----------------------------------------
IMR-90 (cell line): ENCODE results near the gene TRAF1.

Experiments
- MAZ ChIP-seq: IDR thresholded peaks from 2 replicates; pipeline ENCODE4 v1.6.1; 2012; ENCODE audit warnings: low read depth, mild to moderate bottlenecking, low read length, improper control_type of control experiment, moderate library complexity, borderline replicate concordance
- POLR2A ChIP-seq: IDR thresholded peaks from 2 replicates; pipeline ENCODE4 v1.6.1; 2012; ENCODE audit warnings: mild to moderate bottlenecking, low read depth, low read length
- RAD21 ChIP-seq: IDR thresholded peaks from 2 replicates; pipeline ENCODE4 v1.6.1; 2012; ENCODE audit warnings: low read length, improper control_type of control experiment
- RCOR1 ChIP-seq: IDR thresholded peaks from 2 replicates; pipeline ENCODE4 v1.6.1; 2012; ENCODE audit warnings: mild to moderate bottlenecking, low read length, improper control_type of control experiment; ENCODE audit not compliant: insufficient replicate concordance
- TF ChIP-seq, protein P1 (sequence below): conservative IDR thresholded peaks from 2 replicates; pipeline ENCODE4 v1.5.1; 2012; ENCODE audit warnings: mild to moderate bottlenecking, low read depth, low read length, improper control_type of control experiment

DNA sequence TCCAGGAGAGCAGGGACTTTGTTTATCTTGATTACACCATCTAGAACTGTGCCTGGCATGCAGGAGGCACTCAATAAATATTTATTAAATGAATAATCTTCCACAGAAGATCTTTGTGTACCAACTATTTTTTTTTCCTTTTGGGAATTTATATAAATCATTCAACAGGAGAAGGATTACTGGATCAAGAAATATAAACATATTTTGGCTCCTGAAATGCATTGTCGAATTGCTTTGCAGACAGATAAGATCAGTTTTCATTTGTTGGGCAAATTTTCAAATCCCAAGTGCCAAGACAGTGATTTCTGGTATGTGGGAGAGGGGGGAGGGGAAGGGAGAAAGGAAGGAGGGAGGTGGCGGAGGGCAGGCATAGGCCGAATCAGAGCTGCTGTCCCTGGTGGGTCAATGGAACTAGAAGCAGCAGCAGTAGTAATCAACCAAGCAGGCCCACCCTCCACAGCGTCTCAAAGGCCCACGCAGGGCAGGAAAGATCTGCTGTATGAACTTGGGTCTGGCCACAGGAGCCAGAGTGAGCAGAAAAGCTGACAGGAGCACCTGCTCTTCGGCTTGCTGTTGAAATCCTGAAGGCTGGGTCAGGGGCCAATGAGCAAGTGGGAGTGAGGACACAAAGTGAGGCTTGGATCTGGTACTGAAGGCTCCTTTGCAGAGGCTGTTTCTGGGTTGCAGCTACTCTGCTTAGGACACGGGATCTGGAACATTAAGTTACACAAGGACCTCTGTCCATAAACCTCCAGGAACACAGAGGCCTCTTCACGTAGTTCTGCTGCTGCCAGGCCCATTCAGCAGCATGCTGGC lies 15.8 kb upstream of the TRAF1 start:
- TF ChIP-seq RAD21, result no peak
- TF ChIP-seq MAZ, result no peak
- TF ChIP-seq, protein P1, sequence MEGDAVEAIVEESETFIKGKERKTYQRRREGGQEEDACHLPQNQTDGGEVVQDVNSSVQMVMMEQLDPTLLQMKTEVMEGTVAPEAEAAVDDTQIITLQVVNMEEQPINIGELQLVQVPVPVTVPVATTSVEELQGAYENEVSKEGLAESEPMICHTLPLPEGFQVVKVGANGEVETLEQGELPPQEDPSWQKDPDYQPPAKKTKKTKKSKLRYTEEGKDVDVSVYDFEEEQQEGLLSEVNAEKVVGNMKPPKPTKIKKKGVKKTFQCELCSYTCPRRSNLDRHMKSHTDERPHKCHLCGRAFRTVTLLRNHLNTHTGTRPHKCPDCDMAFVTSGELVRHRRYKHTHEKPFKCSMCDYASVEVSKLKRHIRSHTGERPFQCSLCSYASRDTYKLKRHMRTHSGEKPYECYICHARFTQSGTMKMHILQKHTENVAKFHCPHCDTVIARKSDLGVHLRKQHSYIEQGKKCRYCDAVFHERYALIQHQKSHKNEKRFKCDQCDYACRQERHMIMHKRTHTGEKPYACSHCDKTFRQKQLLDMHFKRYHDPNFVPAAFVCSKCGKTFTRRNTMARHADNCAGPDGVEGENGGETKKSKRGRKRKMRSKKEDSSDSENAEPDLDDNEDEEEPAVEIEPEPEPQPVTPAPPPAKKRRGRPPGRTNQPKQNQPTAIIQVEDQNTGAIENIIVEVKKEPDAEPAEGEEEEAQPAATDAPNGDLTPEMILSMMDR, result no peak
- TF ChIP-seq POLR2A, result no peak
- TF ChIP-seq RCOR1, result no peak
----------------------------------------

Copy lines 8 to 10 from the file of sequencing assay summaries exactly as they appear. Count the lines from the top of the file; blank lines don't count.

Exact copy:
DNA sequence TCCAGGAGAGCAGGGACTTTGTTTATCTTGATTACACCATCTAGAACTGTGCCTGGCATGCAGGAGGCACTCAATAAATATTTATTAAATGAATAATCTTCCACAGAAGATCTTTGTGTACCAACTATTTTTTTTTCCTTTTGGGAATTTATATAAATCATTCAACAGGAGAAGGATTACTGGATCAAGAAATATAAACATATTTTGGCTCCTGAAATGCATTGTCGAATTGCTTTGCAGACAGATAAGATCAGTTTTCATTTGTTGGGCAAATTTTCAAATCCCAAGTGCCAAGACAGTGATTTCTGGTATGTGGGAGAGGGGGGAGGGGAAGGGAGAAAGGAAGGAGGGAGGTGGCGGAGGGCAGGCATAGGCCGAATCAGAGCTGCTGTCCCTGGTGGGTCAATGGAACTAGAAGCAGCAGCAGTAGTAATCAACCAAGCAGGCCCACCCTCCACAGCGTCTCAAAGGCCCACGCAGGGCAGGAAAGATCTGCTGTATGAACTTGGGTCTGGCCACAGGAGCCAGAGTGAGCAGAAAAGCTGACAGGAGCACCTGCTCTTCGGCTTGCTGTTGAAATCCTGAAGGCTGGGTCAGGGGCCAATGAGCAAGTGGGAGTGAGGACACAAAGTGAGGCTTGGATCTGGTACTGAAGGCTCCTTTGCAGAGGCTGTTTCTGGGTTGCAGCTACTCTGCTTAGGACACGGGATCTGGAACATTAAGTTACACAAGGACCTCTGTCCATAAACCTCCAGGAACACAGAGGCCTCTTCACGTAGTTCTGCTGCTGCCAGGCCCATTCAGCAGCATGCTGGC lies 15.8 kb upstream of the TRAF1 start:
- TF ChIP-seq RAD21, result no peak
- TF ChIP-seq MAZ, result no peak